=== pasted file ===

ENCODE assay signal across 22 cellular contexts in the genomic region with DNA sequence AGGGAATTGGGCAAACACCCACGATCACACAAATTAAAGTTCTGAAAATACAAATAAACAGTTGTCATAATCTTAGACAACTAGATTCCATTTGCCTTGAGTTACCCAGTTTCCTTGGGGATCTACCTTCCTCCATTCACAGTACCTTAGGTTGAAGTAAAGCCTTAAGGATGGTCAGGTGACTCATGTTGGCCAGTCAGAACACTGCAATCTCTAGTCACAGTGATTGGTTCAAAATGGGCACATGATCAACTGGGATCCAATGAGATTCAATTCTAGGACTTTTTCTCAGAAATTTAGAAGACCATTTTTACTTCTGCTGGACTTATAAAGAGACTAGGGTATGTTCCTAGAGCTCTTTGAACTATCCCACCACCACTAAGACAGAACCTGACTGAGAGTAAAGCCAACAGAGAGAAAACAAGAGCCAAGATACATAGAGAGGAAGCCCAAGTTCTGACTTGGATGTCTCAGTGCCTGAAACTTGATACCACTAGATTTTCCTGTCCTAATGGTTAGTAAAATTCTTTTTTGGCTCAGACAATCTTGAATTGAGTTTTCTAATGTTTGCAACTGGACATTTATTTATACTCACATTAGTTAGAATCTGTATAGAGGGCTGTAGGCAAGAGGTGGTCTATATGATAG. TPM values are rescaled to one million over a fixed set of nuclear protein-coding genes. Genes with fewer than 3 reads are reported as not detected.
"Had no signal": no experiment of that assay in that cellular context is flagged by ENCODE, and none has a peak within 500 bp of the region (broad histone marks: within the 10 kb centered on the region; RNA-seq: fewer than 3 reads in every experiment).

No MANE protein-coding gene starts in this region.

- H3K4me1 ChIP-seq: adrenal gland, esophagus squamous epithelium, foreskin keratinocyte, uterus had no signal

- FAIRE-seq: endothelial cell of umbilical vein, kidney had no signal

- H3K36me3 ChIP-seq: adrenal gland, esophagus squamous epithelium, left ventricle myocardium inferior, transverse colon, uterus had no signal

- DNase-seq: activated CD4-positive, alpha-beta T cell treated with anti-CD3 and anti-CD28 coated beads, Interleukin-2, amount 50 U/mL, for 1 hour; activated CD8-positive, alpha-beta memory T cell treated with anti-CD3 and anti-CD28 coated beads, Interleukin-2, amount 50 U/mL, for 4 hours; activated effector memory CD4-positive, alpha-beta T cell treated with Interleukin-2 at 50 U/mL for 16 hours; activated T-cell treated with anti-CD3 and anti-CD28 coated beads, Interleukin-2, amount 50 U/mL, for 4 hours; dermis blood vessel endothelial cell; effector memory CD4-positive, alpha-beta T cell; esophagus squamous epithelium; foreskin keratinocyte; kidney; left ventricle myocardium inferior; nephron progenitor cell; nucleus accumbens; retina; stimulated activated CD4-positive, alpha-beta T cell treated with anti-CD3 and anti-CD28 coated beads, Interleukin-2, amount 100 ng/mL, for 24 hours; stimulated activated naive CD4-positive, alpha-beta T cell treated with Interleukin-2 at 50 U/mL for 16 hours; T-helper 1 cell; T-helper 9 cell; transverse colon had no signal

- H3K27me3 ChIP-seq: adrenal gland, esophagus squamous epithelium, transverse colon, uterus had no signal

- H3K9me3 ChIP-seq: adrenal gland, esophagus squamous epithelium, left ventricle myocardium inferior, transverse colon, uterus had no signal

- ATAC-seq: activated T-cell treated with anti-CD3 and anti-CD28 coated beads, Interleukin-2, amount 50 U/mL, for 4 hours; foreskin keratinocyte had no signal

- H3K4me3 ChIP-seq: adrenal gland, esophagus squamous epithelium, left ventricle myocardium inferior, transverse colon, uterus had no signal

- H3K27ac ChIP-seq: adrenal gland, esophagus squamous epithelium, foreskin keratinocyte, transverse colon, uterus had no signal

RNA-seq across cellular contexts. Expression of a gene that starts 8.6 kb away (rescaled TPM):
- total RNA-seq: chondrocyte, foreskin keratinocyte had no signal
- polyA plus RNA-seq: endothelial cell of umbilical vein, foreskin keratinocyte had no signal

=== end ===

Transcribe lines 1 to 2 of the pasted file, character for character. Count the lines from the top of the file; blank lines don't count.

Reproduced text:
ENCODE assay signal across 22 cellular contexts in the genomic region with DNA sequence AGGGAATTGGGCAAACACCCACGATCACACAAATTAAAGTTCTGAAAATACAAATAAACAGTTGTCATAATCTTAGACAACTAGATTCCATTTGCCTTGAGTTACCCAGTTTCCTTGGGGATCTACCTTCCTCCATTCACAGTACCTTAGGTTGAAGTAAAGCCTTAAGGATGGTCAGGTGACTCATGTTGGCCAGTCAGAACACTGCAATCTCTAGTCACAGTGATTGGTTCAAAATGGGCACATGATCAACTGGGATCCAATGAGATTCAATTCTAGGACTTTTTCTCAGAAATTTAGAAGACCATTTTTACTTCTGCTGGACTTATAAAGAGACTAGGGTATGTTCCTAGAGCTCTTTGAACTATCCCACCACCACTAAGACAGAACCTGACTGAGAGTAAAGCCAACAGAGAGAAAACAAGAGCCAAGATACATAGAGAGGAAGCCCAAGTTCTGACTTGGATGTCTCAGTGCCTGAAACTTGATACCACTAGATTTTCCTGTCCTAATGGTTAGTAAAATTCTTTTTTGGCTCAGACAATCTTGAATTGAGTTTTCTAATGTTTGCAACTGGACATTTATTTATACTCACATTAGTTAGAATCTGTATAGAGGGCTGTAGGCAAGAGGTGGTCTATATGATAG. TPM values are rescaled to one million over a fixed set of nuclear protein-coding genes. Genes with fewer than 3 reads are reported as not detected.
"Had no signal": no experiment of that assay in that cellular context is flagged by ENCODE, and none has a peak within 500 bp of the region (broad histone marks: within the 10 kb centered on the region; RNA-seq: fewer than 3 reads in every experiment).